WHITWORTH WALLIS, F.S.A. BY COURTENAY
DIRECTOR BIRMINGHAM MUSEUM POLLOCK, R.B.A.
Pollock is not given to flattery. He does not try to
restore the fresh bloom of youth where this bloom
has departed, but he certainly has the faculty of
finding from among all the complex changes of ex-
pression to which all human features are subject
just that moment of intensified intellectual life
which reveals the sitter's character at its best. This
will be found in the portrait bust of Mrs. Burton—
a face of beautiful oval shape and refined profile.
The bust of Miss Lamotte, less simple, perhaps,
than that of Mrs. Burton, is fascinating. This fas-
cination is not the commonplace attraction of con-
ventional prettiness, and is, therefore, perhaps, not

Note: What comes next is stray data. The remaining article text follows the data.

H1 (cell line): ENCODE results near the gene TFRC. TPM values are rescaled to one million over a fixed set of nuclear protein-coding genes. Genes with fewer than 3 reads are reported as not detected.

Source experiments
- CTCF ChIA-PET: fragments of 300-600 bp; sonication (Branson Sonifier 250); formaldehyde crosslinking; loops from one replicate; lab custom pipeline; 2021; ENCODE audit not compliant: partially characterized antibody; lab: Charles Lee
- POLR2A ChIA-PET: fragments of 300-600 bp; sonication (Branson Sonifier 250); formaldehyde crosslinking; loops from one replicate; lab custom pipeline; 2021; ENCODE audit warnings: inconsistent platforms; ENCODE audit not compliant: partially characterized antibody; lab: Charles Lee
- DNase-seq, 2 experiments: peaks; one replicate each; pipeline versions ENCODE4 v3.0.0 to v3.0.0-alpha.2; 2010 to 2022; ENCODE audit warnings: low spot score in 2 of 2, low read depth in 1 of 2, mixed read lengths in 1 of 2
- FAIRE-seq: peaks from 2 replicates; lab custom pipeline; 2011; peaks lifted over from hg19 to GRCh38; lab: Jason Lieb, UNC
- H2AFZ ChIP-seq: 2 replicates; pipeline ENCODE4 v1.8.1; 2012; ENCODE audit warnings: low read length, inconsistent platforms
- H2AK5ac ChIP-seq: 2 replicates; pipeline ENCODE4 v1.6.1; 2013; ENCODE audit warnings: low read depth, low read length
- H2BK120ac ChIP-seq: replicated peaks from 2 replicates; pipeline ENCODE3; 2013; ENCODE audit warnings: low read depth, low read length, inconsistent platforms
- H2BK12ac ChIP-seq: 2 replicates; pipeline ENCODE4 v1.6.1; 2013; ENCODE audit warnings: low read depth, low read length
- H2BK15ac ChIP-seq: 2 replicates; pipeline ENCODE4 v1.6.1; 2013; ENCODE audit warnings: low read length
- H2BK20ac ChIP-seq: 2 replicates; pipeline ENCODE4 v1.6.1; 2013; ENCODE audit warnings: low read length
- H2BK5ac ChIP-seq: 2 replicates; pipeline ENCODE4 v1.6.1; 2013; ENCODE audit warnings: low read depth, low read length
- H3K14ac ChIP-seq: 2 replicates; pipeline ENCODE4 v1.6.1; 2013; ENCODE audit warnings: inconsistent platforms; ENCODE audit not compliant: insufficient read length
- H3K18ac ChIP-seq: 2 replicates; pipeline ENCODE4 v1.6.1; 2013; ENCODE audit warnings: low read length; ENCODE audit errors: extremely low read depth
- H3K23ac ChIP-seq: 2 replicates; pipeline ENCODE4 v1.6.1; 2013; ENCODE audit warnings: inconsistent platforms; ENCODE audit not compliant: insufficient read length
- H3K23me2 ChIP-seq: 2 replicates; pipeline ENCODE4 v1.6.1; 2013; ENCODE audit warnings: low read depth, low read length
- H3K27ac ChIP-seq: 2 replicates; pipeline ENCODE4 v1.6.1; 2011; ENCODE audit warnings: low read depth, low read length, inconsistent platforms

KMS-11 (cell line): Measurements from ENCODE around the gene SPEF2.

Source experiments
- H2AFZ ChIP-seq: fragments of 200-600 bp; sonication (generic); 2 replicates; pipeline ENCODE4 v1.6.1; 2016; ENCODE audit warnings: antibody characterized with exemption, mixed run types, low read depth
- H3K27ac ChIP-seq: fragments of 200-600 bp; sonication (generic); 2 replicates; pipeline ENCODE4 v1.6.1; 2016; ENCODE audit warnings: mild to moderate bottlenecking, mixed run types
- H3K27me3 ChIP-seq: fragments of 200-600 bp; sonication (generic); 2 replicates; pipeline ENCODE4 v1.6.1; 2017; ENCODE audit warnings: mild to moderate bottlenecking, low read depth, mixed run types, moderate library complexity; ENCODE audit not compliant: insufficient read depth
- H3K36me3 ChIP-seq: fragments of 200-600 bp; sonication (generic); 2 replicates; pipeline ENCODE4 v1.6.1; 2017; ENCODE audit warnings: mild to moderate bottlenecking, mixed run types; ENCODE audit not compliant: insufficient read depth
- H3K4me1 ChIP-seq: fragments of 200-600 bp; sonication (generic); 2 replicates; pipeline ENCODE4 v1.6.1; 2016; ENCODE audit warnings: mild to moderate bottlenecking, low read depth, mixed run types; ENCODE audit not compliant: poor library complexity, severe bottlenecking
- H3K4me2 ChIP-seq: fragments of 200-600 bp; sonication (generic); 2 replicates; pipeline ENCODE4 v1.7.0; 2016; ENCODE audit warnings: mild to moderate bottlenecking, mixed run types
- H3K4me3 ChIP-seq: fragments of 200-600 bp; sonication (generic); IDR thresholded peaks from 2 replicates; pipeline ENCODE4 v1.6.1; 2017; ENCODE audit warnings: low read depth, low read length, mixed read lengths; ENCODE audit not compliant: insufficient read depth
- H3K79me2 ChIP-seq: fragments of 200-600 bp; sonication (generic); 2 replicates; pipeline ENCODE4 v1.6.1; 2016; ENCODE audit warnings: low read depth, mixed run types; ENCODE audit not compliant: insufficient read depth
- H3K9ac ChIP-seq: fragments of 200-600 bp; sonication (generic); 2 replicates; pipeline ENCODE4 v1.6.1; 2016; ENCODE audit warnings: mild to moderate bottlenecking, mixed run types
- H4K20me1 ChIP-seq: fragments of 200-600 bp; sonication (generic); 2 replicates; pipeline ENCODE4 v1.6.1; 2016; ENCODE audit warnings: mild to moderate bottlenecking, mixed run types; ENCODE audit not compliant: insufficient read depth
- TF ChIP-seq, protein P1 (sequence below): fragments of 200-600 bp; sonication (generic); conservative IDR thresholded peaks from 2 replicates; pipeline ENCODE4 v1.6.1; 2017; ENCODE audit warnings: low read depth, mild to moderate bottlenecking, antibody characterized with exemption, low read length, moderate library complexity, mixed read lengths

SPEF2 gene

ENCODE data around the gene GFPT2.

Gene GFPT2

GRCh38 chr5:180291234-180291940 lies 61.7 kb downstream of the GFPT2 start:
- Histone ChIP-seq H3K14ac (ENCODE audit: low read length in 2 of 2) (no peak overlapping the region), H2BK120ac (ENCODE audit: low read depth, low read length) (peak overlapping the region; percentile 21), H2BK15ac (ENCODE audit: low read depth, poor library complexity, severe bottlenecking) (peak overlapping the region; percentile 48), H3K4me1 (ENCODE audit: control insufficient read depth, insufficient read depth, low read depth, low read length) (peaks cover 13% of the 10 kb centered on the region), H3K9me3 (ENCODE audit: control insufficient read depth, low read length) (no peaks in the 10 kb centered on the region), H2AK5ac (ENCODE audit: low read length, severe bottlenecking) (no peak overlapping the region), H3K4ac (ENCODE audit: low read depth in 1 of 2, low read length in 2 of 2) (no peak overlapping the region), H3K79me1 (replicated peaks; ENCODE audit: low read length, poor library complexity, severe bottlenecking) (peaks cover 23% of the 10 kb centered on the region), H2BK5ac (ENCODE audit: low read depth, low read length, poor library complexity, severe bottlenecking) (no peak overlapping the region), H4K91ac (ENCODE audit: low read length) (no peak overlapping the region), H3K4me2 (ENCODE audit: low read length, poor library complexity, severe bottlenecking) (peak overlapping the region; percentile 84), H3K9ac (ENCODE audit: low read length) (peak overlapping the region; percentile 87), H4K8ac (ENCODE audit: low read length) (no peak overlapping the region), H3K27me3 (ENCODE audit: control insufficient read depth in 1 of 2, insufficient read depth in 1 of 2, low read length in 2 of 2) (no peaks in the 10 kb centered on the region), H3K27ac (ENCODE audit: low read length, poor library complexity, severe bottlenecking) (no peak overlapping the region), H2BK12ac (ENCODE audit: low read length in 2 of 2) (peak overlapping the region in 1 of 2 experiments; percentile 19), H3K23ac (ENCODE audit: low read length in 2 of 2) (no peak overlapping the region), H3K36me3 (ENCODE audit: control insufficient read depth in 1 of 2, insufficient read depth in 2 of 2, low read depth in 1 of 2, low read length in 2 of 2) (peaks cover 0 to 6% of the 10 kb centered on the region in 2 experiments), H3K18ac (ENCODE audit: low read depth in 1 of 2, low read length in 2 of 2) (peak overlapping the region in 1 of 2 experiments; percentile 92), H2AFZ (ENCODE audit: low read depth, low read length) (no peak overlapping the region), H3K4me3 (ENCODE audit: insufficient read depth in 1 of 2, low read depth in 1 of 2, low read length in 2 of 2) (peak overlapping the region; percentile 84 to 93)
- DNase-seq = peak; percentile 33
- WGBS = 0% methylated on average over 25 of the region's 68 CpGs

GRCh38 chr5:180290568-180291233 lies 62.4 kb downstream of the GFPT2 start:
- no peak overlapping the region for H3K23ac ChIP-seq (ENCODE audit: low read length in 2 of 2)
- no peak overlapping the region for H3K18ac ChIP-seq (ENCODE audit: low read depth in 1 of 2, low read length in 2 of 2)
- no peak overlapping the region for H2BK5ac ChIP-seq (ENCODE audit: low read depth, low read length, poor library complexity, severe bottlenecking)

felt at the first glance, but if you come back to the
bust you will not fail to realize the sensation which
will grow upon you as you become more closely ac-
quainted with this distinguished work.
The bust of the late Sir Henry Irving presented a
different problem to the artist, who wrought this
vigorous work some time after the great actor's
death, utilizing such material as he found in his
vivid recollections of the man who had figured so
prominently before the public eye, and in existing
portraits. Under the circumstances it is not so sur-
prising that Mr. Pollock successfully managed to
construct what may be called a composite portrait
of this interesting personality, but that he knew how
MISS BEATRICE BY COURTENAY
LAMOTTE POLLOCK, R.B.A.
to infuse it with the sparkle of physical and intellec-
MRS. RICHARD MOTT BY COURTENAY POLLOCK, R.B.A.